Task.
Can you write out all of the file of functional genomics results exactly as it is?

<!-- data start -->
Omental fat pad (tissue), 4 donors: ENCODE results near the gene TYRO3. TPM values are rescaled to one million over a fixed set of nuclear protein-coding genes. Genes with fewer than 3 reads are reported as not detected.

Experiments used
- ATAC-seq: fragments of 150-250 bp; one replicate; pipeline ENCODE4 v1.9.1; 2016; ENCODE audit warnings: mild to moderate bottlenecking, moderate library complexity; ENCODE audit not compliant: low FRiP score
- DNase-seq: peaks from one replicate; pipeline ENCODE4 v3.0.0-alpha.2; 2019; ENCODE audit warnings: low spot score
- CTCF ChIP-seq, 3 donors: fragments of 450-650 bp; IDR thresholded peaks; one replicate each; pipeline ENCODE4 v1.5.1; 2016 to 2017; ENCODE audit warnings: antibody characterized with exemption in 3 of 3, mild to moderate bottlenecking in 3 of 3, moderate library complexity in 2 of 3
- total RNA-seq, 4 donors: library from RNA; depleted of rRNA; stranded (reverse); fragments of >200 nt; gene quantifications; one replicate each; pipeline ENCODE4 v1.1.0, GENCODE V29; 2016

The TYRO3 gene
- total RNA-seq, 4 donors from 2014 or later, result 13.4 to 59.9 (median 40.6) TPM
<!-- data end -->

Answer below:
Omental fat pad (tissue), 4 donors: ENCODE results near the gene TYRO3. TPM values are rescaled to one million over a fixed set of nuclear protein-coding genes. Genes with fewer than 3 reads are reported as not detected.

Experiments used
- ATAC-seq: fragments of 150-250 bp; one replicate; pipeline ENCODE4 v1.9.1; 2016; ENCODE audit warnings: mild to moderate bottlenecking, moderate library complexity; ENCODE audit not compliant: low FRiP score
- DNase-seq: peaks from one replicate; pipeline ENCODE4 v3.0.0-alpha.2; 2019; ENCODE audit warnings: low spot score
- CTCF ChIP-seq, 3 donors: fragments of 450-650 bp; IDR thresholded peaks; one replicate each; pipeline ENCODE4 v1.5.1; 2016 to 2017; ENCODE audit warnings: antibody characterized with exemption in 3 of 3, mild to moderate bottlenecking in 3 of 3, moderate library complexity in 2 of 3
- total RNA-seq, 4 donors: library from RNA; depleted of rRNA; stranded (reverse); fragments of >200 nt; gene quantifications; one replicate each; pipeline ENCODE4 v1.1.0, GENCODE V29; 2016

The TYRO3 gene
- total RNA-seq, 4 donors from 2014 or later, result 13.4 to 59.9 (median 40.6) TPM